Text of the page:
Rather than preaching to the converted, Rebuild the World is intended for an audience who do not see these attributes within the LEGO brand. “So this is a quote from some research we have done into ‘what do you think about the LEGO brand’: ‘LEGO is great for kids who just like following instructions, the whole point is to follow along’. And we read that and we think yeah, following the instructions gets you going but we would love for you to go and rebuild stuff and do something a little bit more.
“The parents see that as a bit of a problem. So we have got this whole phenomenon, we have been very successful with lots and lots of products, which you build and you put on the shelf and they look beautiful, but then a lot of parents look back on their own childhood and remember buckets of bricks, we need to capture the creativity of LEGO again for those folks.
“Another priority we have got is this one. So ‘building LEGO wasn’t fun enough, it wasn’t satisfying enough, it wasn’t rewarding enough’. Some kids find building with LEGO a chore, something really difficult, something hard to do, we have to make sure that we are injecting fun, energy and enthusiasm … We have also got to make the brand really cool, credible, because when we are coming up against iPads, against Fortnite, against all of other competition for time, LEGO should stand out as something that parents not only want their kids to play with because it is it is good for them, but because it is cool, it is fun, it is something that when they go into the playground and start talking to their mates about it they feel really proud about it.”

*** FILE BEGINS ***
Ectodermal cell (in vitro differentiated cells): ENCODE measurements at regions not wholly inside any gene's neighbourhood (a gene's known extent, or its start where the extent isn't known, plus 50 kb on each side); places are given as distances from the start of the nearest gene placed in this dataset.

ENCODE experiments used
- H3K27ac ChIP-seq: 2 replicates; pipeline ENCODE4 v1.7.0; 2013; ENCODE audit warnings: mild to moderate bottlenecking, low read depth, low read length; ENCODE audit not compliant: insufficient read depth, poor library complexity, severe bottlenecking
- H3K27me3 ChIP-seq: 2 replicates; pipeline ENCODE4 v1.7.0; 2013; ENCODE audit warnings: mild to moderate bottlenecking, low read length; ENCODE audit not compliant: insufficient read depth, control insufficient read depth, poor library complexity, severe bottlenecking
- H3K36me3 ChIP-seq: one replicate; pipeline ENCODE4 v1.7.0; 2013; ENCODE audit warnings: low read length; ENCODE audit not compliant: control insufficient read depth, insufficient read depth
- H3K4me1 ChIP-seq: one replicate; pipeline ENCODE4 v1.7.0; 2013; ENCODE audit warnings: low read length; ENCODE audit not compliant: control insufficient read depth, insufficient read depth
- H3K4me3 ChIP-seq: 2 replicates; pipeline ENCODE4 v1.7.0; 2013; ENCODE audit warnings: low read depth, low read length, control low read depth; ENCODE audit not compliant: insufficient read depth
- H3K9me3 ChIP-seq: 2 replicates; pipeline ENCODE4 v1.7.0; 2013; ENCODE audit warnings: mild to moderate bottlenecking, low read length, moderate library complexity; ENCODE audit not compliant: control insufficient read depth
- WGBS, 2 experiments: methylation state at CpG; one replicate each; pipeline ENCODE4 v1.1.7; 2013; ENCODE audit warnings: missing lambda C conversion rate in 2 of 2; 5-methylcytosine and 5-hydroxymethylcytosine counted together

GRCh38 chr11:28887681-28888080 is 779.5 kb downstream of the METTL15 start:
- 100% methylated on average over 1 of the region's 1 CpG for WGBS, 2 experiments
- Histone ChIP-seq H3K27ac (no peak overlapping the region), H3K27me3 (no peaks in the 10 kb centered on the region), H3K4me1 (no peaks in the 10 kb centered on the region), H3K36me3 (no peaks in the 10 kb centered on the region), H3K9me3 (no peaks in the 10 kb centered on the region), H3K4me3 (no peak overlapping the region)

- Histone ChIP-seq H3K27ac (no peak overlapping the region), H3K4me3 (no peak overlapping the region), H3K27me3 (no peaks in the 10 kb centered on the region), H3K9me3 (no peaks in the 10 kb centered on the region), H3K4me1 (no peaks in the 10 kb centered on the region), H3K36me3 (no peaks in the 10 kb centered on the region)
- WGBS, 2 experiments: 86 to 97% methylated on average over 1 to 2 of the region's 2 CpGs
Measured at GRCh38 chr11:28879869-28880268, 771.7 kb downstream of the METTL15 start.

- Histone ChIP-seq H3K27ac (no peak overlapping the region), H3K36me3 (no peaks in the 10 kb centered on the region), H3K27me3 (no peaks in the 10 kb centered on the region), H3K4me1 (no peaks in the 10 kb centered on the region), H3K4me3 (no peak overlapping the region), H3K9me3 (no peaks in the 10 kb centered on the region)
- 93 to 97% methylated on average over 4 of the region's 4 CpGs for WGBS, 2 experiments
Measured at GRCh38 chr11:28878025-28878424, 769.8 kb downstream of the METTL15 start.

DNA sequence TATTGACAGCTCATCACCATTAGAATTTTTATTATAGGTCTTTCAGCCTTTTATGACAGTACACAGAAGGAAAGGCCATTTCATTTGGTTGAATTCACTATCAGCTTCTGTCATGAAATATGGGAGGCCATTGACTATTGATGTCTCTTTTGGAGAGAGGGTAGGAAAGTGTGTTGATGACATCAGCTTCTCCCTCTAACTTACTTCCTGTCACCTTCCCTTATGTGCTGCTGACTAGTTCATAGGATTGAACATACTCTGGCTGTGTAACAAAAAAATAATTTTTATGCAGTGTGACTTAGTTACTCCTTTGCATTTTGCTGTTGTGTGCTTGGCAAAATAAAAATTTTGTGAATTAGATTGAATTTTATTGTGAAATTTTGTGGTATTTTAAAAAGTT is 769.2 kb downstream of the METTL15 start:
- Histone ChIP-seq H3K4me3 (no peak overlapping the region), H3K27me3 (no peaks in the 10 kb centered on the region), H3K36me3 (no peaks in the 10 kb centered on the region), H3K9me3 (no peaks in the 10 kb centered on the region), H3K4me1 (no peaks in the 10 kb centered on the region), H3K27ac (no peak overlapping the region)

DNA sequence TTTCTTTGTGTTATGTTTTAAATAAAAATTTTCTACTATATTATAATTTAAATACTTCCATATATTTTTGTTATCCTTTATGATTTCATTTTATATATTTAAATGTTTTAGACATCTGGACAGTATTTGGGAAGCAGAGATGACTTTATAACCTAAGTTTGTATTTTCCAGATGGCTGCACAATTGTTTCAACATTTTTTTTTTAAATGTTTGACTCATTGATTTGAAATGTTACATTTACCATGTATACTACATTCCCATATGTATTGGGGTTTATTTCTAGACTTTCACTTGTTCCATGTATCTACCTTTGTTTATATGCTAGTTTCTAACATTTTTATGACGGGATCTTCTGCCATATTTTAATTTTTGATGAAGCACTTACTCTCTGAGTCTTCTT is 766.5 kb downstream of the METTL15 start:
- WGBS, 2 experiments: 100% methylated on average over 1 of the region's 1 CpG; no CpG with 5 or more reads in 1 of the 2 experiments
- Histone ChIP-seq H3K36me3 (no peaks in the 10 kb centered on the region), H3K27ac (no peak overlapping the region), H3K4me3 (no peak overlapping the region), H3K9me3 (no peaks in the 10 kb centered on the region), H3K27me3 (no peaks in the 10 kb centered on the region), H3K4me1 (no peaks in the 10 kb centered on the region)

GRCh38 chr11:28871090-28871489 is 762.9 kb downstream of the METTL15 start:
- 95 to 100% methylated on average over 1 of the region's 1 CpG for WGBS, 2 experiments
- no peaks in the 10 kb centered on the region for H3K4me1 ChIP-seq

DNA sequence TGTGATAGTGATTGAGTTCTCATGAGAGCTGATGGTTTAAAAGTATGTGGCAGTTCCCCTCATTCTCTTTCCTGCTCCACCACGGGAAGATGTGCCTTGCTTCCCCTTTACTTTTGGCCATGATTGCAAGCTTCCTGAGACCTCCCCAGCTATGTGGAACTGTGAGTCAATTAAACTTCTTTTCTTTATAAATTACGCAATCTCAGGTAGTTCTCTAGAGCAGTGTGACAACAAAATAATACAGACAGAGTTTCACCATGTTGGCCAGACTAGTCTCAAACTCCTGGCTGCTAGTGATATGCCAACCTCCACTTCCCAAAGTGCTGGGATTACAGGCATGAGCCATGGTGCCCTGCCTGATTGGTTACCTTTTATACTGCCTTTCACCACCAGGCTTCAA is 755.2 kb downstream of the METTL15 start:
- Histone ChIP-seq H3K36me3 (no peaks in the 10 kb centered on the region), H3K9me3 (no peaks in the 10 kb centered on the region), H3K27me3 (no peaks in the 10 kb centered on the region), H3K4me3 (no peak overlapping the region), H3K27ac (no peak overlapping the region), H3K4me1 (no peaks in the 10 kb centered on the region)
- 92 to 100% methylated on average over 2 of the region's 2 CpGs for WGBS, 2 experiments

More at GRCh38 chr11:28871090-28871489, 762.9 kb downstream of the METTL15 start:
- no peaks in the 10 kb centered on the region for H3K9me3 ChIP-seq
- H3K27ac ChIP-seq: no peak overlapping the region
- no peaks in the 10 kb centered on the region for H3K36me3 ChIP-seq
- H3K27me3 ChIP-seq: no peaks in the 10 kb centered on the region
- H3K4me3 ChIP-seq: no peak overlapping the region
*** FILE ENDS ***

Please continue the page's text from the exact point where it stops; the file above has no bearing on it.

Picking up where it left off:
All of this has fed into the development of Rebuild the World. Qualitative research has informed understandings of how the LEGO brand is perceived now and what the brand campaign should convey. “These folks that we are trying to target, they see LEGO as a construction toy. That is good, but what we want them to see LEGO as is a creative play brand.”
This mission – to shape the perception of LEGO as a brand, so that is seen as a creative play brand – has informed the billboards that are now being unveiled as part of Rebuild the World. This first phase of the activity will run from September until the end of December.
Everything will be anchored around the big-budget launch video, that captures the whimsy, the silliness and the creative energy of LEGO while incorporating a few easter eggs and nods to LEGO products for the brand’s biggest fans.
“This is a single video for the launch campaign. I think what is very different about Rebuild the World compared to our normal advertising campaigns is we want this to be three to five years, at least to start off with we will be developing a series of this scenes each year. As you can imagine it is not the cheapest thing to produce something like this.”